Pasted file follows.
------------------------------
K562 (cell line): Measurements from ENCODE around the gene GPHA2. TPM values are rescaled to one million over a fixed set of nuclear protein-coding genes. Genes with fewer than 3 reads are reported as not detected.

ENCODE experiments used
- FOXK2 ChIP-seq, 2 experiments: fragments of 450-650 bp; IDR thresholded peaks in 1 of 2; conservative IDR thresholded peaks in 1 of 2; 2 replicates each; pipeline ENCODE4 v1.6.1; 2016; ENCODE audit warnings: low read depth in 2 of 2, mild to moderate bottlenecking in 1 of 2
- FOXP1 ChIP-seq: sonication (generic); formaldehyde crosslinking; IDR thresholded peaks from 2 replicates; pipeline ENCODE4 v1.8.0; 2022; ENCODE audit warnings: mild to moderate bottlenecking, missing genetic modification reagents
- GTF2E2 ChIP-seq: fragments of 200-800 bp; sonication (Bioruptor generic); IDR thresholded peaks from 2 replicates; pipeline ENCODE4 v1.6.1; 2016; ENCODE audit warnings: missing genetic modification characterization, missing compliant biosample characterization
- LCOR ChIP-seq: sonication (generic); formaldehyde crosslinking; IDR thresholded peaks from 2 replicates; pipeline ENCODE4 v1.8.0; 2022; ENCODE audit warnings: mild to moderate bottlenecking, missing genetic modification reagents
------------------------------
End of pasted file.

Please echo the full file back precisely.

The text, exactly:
K562 (cell line): Measurements from ENCODE around the gene GPHA2. TPM values are rescaled to one million over a fixed set of nuclear protein-coding genes. Genes with fewer than 3 reads are reported as not detected.

ENCODE experiments used
- FOXK2 ChIP-seq, 2 experiments: fragments of 450-650 bp; IDR thresholded peaks in 1 of 2; conservative IDR thresholded peaks in 1 of 2; 2 replicates each; pipeline ENCODE4 v1.6.1; 2016; ENCODE audit warnings: low read depth in 2 of 2, mild to moderate bottlenecking in 1 of 2
- FOXP1 ChIP-seq: sonication (generic); formaldehyde crosslinking; IDR thresholded peaks from 2 replicates; pipeline ENCODE4 v1.8.0; 2022; ENCODE audit warnings: mild to moderate bottlenecking, missing genetic modification reagents
- GTF2E2 ChIP-seq: fragments of 200-800 bp; sonication (Bioruptor generic); IDR thresholded peaks from 2 replicates; pipeline ENCODE4 v1.6.1; 2016; ENCODE audit warnings: missing genetic modification characterization, missing compliant biosample characterization
- LCOR ChIP-seq: sonication (generic); formaldehyde crosslinking; IDR thresholded peaks from 2 replicates; pipeline ENCODE4 v1.8.0; 2022; ENCODE audit warnings: mild to moderate bottlenecking, missing genetic modification reagents